Hydraulic jumps occur when a fast-moving fluid enters a region of slow-moving fluid and transfers its kinetic energy into potential energy by increasing its elevation. For a steady falling jet, this usually causes the formation of a circular hydraulic jump—that distinctive ring you see in the bottom of your kitchen sink. But circles aren’t the only shape a hydraulic jump can take, particularly in more viscous fluids than water. In these fluids, surface tension instabilities can break the symmetry of the hydraulic jump, leading to an array of polygonal and clover-like shapes. (Photo credits: J. W. M. Bush et al.)
Alejandro Guijarro - Momentum (2010-12)
“The artist travelled to the great quantum mechanics institutions of the world and, using a large-format camera, photographed blackboards as he found them. Momentum displayed the photographs in life-size.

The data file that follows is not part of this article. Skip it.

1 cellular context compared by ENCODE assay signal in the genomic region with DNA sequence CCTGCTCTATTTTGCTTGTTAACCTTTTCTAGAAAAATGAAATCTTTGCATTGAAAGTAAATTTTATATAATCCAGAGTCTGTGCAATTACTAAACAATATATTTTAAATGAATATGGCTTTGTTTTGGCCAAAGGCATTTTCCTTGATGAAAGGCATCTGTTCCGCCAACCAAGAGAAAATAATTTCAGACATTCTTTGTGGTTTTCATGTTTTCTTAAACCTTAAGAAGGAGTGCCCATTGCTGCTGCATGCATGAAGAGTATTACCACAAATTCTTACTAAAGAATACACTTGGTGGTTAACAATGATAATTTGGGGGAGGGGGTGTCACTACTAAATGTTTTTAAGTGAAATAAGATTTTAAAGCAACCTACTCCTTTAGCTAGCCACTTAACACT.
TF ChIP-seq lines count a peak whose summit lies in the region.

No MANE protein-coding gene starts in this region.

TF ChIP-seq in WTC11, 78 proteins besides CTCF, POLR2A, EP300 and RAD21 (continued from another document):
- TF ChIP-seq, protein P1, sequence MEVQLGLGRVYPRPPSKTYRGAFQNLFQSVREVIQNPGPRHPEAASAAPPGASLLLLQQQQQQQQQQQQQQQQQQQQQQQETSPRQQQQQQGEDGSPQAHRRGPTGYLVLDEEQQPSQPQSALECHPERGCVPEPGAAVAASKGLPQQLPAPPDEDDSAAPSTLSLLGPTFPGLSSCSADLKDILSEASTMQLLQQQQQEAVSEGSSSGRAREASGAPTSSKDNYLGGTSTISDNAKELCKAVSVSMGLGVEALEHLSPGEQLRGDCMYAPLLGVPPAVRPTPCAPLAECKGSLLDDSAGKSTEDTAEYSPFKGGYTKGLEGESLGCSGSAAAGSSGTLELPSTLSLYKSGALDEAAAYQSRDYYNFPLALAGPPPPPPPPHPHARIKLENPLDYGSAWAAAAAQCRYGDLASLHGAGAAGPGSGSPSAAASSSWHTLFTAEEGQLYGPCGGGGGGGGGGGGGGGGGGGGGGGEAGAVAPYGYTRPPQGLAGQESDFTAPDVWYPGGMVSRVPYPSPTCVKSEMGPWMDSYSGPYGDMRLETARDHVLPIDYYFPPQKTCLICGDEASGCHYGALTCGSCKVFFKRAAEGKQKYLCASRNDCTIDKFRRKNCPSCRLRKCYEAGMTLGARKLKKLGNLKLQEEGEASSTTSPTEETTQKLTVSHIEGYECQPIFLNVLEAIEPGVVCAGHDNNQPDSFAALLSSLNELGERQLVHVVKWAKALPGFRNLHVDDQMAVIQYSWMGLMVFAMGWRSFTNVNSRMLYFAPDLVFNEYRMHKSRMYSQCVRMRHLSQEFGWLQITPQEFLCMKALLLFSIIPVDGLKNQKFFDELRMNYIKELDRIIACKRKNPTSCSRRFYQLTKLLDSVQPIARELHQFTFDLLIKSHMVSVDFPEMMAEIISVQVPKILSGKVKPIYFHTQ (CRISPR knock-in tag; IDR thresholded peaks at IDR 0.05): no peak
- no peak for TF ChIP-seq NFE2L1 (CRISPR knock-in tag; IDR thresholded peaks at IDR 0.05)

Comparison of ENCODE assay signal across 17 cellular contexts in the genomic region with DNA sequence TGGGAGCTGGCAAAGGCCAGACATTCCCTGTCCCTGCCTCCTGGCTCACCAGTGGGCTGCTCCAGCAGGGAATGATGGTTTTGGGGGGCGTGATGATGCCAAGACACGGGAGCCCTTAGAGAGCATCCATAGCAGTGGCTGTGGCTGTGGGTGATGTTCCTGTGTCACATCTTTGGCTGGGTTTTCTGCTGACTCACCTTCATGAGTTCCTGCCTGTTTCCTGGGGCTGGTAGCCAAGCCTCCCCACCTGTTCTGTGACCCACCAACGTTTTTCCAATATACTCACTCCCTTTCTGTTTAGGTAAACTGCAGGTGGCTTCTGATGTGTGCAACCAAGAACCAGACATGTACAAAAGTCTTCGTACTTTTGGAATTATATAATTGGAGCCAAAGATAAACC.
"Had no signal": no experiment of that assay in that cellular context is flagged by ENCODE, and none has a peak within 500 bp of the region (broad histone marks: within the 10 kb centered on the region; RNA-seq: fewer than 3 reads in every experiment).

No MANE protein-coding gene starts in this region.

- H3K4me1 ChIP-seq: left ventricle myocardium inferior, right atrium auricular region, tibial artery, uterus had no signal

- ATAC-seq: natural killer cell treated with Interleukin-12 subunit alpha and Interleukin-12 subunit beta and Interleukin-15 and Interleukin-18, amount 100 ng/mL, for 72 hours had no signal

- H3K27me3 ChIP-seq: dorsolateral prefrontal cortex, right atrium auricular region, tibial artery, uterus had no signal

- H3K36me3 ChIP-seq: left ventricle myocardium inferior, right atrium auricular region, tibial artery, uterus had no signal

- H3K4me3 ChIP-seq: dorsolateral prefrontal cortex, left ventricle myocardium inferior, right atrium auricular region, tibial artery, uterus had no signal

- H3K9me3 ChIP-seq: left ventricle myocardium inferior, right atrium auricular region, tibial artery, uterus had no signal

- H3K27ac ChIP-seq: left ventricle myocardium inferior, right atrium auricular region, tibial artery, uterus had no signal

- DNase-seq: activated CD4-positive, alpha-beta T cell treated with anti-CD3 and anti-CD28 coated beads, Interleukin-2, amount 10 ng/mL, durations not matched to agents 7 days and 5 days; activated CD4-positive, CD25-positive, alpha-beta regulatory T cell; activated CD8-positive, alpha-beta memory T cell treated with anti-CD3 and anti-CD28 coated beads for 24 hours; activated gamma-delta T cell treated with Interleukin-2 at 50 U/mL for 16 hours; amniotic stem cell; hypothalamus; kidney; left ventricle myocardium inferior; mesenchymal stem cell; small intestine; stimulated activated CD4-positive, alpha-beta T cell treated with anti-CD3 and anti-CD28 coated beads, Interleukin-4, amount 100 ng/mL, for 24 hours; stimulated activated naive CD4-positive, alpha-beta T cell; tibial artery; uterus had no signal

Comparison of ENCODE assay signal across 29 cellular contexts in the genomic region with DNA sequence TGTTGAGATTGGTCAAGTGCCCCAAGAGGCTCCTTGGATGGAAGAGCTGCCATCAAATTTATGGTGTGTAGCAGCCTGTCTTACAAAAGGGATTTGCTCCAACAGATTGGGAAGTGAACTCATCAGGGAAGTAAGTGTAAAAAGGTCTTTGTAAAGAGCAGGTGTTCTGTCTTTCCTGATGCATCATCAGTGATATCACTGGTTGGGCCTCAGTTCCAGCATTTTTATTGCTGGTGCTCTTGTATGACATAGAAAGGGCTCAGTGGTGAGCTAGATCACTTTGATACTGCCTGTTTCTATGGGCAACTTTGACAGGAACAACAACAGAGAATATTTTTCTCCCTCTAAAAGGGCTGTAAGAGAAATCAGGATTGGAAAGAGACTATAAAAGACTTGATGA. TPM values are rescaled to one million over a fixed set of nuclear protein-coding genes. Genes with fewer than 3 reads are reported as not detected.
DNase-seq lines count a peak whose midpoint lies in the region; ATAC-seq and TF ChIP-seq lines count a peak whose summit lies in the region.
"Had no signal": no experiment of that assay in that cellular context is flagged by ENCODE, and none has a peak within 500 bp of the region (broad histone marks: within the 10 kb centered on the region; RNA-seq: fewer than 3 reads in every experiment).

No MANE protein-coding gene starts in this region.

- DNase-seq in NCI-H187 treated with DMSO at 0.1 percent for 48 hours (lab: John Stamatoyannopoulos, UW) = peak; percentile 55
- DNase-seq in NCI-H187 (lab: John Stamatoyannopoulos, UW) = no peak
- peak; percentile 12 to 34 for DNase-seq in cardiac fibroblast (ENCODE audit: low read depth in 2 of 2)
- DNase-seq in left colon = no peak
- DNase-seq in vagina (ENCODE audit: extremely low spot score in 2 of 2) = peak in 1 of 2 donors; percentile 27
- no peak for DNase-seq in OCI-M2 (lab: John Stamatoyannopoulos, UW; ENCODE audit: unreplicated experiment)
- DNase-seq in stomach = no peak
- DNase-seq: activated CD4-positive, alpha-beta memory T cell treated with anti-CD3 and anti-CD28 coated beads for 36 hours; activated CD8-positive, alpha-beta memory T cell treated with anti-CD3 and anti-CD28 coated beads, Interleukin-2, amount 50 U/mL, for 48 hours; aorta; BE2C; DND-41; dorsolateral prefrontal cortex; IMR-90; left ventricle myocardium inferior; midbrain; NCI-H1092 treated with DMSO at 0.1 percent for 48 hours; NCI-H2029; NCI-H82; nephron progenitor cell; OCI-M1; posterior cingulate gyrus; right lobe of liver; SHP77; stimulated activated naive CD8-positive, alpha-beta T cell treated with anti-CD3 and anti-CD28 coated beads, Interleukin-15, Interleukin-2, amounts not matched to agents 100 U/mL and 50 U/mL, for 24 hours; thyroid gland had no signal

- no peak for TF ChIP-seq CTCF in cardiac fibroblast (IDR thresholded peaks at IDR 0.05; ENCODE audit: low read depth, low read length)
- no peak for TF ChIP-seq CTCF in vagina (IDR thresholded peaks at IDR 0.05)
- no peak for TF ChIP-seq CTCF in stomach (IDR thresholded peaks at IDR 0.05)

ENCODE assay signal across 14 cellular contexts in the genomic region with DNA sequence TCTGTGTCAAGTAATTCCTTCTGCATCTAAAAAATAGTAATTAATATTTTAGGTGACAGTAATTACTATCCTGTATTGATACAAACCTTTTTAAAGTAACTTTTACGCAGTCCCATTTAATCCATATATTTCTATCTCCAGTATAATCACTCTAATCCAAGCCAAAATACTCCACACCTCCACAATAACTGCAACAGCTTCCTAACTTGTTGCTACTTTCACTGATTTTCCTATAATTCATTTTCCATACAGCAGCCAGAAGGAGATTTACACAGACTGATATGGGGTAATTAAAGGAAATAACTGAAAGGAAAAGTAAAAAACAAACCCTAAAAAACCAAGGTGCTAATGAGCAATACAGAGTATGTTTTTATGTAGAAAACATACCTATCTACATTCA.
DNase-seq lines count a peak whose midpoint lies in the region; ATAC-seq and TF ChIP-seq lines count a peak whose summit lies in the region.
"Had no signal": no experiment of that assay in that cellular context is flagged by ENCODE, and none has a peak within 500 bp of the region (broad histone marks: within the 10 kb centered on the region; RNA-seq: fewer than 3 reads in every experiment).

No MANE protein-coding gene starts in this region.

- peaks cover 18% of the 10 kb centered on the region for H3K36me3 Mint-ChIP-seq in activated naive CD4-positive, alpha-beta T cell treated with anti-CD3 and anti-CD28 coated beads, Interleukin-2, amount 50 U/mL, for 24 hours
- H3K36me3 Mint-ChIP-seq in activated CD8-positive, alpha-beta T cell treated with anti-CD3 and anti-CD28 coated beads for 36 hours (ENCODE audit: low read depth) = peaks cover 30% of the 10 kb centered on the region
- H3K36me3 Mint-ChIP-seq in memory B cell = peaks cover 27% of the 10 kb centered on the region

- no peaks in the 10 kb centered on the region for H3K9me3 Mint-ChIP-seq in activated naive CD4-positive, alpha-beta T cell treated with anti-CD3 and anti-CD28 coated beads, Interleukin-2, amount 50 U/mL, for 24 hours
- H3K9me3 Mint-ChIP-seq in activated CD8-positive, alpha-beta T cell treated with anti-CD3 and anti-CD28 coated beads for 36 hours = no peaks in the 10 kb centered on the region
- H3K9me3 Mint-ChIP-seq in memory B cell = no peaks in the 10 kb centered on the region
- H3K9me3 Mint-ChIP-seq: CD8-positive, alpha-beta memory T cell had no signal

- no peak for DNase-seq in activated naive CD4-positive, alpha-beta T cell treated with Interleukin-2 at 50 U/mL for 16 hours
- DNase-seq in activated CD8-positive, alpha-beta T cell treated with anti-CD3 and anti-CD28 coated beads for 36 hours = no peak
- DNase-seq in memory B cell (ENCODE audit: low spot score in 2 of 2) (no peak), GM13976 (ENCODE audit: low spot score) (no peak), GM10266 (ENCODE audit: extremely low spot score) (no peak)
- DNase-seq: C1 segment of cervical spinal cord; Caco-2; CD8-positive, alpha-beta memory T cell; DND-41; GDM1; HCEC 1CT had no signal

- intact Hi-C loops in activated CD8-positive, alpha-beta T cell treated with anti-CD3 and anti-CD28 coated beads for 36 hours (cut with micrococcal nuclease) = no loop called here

Before he walked into a lecture hall Guijarro had no idea what he might find. He began by recording a blackboard with the minimum of interference. No detail of the lecture hall was included, the blackboard frame was removed and we are left with a surface charged with abstract equations. Effectively these are documents. Yet once removed from their institutional beginnings the meaning evolves. The viewer begins to appreciate the equations for their line and form. Color comes into play and the waves created by the blackboard eraser suggest a vast landscape or galactic setting. The formulas appear to illustrate the worlds of Quantum Mechanics. What began as a precise lecture, a description of the physicist’s thought process, is transformed into a canvas open to any number of possibilities.”
1. Cambridge (2011)
2. Stanford (2012)
3. Berkeley I (2012)
4. Berkeley II (2012)
5. Oxford (2011)